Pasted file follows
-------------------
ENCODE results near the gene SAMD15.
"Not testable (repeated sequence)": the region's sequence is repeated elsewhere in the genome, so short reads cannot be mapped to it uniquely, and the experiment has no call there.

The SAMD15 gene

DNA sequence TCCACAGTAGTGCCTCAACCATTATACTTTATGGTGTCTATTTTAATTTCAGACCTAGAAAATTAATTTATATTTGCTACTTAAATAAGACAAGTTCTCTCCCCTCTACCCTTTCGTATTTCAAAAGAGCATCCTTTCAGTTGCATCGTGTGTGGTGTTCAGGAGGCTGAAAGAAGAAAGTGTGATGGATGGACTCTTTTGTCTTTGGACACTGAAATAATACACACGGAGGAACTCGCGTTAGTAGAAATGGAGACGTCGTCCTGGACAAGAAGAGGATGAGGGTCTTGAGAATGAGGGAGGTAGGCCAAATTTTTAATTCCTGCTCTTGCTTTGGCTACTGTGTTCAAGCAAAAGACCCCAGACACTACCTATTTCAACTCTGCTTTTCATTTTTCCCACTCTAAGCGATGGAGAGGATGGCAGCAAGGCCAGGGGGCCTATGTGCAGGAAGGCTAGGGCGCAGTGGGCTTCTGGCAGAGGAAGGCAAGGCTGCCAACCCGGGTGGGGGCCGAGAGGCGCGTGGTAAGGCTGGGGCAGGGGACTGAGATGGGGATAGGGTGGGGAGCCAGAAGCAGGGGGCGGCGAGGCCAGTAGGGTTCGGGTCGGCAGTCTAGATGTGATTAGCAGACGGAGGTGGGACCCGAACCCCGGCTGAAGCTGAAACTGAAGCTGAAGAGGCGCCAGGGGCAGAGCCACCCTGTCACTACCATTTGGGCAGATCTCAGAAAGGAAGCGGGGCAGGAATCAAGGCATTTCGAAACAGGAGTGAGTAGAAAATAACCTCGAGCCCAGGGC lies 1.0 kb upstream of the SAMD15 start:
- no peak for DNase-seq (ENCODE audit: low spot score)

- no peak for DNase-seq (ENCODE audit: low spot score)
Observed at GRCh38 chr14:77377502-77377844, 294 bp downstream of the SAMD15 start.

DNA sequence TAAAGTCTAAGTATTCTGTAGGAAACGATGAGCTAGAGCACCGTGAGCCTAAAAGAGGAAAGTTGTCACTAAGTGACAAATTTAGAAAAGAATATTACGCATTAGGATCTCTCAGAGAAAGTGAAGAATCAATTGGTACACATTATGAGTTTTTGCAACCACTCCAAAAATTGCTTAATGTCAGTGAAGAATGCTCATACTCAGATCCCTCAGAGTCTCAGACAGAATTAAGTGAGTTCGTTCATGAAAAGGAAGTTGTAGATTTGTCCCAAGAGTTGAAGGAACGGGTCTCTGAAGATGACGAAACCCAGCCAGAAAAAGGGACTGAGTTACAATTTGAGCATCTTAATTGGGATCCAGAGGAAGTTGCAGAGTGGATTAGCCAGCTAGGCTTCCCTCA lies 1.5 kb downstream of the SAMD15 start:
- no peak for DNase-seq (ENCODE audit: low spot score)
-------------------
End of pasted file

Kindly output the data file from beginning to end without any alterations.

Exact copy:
ENCODE results near the gene SAMD15.
"Not testable (repeated sequence)": the region's sequence is repeated elsewhere in the genome, so short reads cannot be mapped to it uniquely, and the experiment has no call there.

The SAMD15 gene

DNA sequence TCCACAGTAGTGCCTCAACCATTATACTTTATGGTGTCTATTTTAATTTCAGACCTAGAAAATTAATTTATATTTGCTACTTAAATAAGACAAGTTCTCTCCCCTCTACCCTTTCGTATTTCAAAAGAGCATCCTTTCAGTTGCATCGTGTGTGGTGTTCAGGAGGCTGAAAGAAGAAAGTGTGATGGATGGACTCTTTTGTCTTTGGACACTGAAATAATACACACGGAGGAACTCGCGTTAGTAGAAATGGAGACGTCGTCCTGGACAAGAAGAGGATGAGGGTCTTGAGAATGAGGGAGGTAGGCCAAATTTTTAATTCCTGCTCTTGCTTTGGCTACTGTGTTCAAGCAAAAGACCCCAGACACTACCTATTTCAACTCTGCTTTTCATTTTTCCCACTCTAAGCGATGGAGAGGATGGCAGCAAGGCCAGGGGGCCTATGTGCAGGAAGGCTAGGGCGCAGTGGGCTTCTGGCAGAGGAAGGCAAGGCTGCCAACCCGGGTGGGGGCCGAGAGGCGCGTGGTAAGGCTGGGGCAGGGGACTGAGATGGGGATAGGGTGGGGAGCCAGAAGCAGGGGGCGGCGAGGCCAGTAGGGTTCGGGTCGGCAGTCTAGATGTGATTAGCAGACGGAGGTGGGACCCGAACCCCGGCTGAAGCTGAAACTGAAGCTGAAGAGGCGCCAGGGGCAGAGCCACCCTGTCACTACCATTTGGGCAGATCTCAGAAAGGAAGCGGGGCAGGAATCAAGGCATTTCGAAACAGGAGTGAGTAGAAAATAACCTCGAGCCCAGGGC lies 1.0 kb upstream of the SAMD15 start:
- no peak for DNase-seq (ENCODE audit: low spot score)

- no peak for DNase-seq (ENCODE audit: low spot score)
Observed at GRCh38 chr14:77377502-77377844, 294 bp downstream of the SAMD15 start.

DNA sequence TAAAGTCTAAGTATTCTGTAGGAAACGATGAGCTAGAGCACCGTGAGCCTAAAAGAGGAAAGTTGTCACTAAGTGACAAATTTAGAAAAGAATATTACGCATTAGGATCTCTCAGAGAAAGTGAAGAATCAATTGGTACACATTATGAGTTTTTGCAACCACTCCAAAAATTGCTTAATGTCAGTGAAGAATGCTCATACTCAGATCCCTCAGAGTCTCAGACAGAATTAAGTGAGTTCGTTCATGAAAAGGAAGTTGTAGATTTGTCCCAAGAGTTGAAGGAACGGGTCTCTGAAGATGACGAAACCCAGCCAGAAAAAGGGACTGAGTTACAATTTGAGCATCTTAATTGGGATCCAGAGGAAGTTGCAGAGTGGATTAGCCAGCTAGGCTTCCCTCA lies 1.5 kb downstream of the SAMD15 start:
- no peak for DNase-seq (ENCODE audit: low spot score)